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I read that angular momentum is just pointed perpendicular to the plane of rotation (disk) as a convention.

Force is the change in momentum over time.

Is there actually a force in the direction of the angular momentum when the disk's angular velocity is actually accelerated even further?

When the disk's angular velocity is accelerated (jerk from perspective of linear) further... the disk lifts up to a higher latitude.

So if the disk was at 0 latitude spinning perfectly in balance without any precession.... wouldn't a further acceleration of the disk cause a change in momentum resulting in a force upwards? Because angular momentum is pointing straight up.

If I am wrong.... then the angular momentum does not actually point perpendicular in the real world.

I ask... because... unless it is an illusion... I have seen rotating disks actually lift up but only when the angular velocity is being accelerated at a high rpm. I have not ruled out some kind of aerodynamic effect.

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  • $\begingroup$ But you can convert angular momentum into a force by accelerating the angular momentum (applying more constant force to the rotor, increase angular velocity). So my question is... where does that force go if you happen to accelerate the angular momentum when the top is already spinning perfectly upright? The top has reached some kind of artificial limit? At that time, the top has 0 torque from gravity. $\endgroup$
    – nate sire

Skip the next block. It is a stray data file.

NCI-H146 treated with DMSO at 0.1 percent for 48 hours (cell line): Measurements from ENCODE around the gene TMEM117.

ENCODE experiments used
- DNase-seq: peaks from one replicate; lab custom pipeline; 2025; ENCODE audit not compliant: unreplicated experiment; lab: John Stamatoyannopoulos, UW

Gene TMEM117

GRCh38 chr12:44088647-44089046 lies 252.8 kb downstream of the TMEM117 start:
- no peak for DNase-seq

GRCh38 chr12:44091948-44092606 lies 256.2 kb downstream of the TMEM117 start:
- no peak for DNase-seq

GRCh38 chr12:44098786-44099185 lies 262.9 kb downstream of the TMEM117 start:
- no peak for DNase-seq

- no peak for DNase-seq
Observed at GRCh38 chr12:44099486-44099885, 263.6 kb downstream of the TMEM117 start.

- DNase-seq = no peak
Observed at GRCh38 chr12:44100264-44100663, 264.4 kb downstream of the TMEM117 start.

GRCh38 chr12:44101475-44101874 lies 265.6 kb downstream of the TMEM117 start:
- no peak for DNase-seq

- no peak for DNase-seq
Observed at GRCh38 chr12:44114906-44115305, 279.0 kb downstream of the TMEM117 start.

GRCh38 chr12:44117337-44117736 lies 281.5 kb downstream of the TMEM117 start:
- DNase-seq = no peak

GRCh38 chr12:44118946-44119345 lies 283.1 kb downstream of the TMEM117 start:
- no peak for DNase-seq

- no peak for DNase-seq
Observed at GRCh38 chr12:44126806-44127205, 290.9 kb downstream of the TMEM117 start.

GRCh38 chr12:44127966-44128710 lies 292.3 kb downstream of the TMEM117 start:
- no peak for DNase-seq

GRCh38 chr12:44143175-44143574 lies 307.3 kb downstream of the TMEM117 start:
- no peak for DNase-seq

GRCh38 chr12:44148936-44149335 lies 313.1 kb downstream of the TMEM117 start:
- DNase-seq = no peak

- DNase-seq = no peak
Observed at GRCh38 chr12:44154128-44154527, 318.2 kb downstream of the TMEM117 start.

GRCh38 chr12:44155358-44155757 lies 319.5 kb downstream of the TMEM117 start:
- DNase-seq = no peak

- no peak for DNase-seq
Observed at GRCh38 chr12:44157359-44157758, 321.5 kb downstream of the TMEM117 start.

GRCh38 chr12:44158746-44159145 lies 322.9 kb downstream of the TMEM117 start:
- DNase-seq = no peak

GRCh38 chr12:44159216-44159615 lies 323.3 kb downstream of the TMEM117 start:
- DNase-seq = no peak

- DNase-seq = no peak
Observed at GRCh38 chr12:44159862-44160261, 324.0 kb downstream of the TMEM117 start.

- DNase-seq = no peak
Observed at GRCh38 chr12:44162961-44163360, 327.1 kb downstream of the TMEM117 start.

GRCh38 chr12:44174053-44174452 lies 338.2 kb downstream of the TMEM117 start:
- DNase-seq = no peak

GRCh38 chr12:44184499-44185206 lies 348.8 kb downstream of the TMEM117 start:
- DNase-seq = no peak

Sep 2 at 18:25
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Is there actually a force in the direction of the angular momentum when the disk's angular velocity is actually accelerated even further?

No. Angular momentum ($\mathbf L$) is not a force. But the reality of the $\mathbf L$ vector can be seen when a top is precessing on the ground for example.

A tilted top is under a torque $\tau$ (also a vector, and the derivative of angular momentum with respect to time). If there is no spinning (zero initial $\mathbf L$) the top falls down at an accelerated angular velocity. $\mathbf L$ and $\tau$ have the same direction in this case. $\mathbf L$ grows from zero to a maximum value when it lies on the ground.

If it is spinning when tilted, the effect of the same torque (as a good derivative) is to modify the existing $\mathbf L$. And that means adding an horizontal arrow ($\tau$) to an inclined arrow ($\mathbf L$). The process results is a continuous movement of $\mathbf L$, forming a conic shape. What is seen is a precession of the top.

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